RUMSFELD: We don't know, that's why we want to study it. And we are kind of inclined to think that the idea that we should not be allowed to study such a weapon is not a good idea. We think it -- for one thing, and then I'll ask Dick to comment on the possible use against, for example, chemical or biological storage areas where a conventional weapon could have a disastrous affect and a low-yield nuclear weapon conceivably could have an affect that would mitigate some of the problems with a conventional weapon.

It's important to appreciate that to the extent the United States is prohibited from studying the use of such weapons, for example, for a deep earth penetrator, the effect in the world is that it tells the world that they're wise to invest in going underground. And that's not a good thing from our standpoint.

You want to comment on that?

(CROSSTALK)

MYERS: Let me just add to that. That, as the secretary said, study is needed here because for a couple of things. The threat in many cases is going deep underground. I'm not going to just focus on the penetrator, but that's where the threat's going.

The threat is also going to chemical, biological and weapons. And we know that, there's a greater and greater proliferation.

And so, we've got to study the effects of how you might deal with these weapons; conventional weapons, as the secretary said. If you had chemical munitions or biological munitions and you wanted to destroy them, in some cases, do nothing more than just spread the biological or the chemical weapons creating a larger than you had when it would be contained.

Nuclear weapons can have some effect on those. In terms of anthrax, it's said that gamma rays can, you know, destroy the anthrax spores, which is something we need to look at. And in chemical weapons, of course, the heat can destroy the chemical compounds and not develop that plume that conventional weapons might do that would then drift and perhaps bring others in harm's way.

So this is exactly what the secretary said. It's a study. It seems like a very prudent thing to do. It has nothing to do with the development or the fielding or even the employment of these types of weapons. But the study seems like a prudent thing to do.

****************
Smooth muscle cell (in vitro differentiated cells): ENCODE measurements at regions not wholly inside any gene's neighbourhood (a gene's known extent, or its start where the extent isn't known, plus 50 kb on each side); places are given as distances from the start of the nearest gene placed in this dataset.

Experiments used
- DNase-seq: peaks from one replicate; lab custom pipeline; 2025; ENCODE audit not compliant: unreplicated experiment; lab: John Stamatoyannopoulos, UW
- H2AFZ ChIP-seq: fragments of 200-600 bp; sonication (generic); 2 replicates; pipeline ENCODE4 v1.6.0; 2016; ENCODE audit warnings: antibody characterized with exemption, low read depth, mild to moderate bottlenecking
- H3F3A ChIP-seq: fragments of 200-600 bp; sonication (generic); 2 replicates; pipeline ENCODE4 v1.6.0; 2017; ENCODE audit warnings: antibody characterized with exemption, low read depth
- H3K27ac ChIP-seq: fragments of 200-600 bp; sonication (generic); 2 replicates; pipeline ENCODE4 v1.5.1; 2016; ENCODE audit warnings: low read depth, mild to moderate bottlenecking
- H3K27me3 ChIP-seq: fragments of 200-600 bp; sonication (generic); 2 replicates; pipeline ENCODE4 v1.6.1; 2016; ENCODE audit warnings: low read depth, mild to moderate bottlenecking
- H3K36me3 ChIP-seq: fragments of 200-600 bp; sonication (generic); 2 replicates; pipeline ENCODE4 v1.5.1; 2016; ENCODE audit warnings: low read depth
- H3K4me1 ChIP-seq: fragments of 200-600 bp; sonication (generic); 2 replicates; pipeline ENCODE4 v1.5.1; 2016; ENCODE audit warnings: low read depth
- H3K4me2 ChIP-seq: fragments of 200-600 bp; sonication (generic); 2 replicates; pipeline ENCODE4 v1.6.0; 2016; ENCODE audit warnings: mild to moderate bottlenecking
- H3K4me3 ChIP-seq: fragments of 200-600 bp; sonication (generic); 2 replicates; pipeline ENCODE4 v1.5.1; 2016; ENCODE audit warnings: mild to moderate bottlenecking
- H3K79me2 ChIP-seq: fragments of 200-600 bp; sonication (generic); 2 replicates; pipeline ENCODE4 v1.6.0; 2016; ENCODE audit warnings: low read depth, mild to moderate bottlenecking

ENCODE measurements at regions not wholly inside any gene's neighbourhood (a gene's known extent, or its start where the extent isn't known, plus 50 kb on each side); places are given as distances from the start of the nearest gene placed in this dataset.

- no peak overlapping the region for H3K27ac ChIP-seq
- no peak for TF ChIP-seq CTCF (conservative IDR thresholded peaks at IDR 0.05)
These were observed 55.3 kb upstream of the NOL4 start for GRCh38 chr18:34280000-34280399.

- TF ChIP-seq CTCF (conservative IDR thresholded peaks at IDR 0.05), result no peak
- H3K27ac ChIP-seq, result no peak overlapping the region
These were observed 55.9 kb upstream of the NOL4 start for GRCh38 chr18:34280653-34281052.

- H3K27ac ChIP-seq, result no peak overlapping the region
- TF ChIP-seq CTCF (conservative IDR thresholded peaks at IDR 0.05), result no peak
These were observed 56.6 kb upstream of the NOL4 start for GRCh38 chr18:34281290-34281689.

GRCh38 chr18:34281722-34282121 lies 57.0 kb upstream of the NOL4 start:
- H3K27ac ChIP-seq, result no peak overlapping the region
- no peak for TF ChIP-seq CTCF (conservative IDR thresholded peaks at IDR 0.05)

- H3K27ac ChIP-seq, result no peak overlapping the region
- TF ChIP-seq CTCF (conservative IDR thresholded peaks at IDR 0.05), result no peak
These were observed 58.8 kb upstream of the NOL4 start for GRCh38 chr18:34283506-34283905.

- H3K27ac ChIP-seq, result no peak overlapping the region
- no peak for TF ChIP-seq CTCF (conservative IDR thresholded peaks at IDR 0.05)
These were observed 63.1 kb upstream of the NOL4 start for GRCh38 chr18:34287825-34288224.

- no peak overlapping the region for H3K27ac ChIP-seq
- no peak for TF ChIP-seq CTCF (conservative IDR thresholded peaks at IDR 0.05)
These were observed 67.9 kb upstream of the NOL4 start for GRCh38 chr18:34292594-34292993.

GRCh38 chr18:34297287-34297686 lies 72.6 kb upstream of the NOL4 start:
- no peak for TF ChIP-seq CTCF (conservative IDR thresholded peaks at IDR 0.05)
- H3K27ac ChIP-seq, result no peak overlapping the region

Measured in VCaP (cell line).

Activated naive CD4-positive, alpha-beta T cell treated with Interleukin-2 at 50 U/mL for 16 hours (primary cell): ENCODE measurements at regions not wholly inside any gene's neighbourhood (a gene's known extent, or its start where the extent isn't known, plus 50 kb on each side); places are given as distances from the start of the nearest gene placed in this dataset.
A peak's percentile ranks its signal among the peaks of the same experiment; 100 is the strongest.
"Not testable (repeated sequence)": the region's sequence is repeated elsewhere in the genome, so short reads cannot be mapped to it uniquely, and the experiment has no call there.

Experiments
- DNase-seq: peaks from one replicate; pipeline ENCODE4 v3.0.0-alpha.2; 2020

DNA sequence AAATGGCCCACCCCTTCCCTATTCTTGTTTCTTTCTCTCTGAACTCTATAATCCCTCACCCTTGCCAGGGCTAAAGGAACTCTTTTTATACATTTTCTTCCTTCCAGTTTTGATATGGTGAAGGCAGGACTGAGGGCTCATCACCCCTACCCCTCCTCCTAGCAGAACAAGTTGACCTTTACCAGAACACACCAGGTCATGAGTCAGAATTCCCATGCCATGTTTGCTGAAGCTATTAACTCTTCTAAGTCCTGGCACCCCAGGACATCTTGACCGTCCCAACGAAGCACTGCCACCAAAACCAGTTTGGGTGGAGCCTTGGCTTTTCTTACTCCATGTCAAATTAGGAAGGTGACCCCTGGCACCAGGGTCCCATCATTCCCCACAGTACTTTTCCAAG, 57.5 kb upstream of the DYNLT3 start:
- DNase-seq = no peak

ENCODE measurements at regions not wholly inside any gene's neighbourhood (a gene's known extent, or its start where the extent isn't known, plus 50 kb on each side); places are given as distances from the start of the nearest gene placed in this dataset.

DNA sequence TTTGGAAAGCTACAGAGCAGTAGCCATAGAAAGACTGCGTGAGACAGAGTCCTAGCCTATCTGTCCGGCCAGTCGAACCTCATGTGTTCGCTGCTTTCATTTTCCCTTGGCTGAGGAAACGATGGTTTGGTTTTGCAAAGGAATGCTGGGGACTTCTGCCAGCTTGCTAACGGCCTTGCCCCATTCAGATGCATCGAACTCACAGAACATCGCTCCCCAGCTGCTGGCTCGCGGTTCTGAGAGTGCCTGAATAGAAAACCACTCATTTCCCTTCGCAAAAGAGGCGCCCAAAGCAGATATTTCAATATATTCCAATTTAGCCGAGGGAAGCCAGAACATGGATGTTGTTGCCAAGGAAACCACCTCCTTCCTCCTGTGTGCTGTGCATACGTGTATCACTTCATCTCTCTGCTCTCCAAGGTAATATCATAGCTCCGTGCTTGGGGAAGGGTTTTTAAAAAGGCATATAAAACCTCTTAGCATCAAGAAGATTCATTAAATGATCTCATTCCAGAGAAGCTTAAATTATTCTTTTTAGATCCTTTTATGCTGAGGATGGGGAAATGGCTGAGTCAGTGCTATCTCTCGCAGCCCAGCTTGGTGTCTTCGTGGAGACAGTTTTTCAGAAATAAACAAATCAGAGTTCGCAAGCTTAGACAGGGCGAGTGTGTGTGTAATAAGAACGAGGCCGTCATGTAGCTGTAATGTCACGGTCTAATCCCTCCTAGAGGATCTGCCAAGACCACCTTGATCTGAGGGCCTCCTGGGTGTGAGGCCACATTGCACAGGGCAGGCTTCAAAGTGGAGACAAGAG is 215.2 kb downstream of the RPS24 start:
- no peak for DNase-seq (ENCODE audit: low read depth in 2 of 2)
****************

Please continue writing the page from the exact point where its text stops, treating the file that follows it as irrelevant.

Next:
RUMSFELD: I don't want to dwell on this, but that it is terribly important that people not hype this and create misimpressions in the public about it by misusing words or being imprecisive in the use of words and saying things like pursue, which you did. We should be very precise as what it is.

It is a study. It is nothing more and nothing less. And it is not pursuing. And it is not developing. It is not building. It is not manufacturing. And it's not deploying. And it is not using.

QUESTION: Well, why study something if you're not at least considering...

RUMSFELD: I can't believe you would say that. You study things to learn.

QUESTION: If I can finish, though.

RUMSFELD: You study to learn.

QUESTION: But it seems a bit disingenuous to say this is only a study.

RUMSFELD: That's exactly what it is.

QUESTION: And it's not leading to anything else.

RUMSFELD: It may or may not. People study things all the time that don't lead to things.

QUESTION: But when you study something the implication is that you're interested in it and you'd like to see what the potential is.

RUMSFELD: That's true, and we're doing that for a variety of things for deep earth penetrators.

QUESTION: That lead to some of these other steps that you're urging us not to, now, and why else would you have a study except to possibly give you information that would lead you to make decisions that possibly might, and you just outlined some reasons why nuclear weapons may have a place.

RUMSFELD: I'll answer your question. You make a study for a very simple reason: to learn whether you do believe that that is something that's needed, something that would be useful. And we're going to look at a variety of different ways, conceivably, to develop the ability to reach a deeply buried target. That's what you do things, you study things, that's what you do in the pharmaceutical business, that's what you do in the defense business, that's what you do in all, and many of the things you study you never pursue.

QUESTION: Mr. Secretary, may I turn to the Philippines for a moment? Yesterday, as you know, the president announced...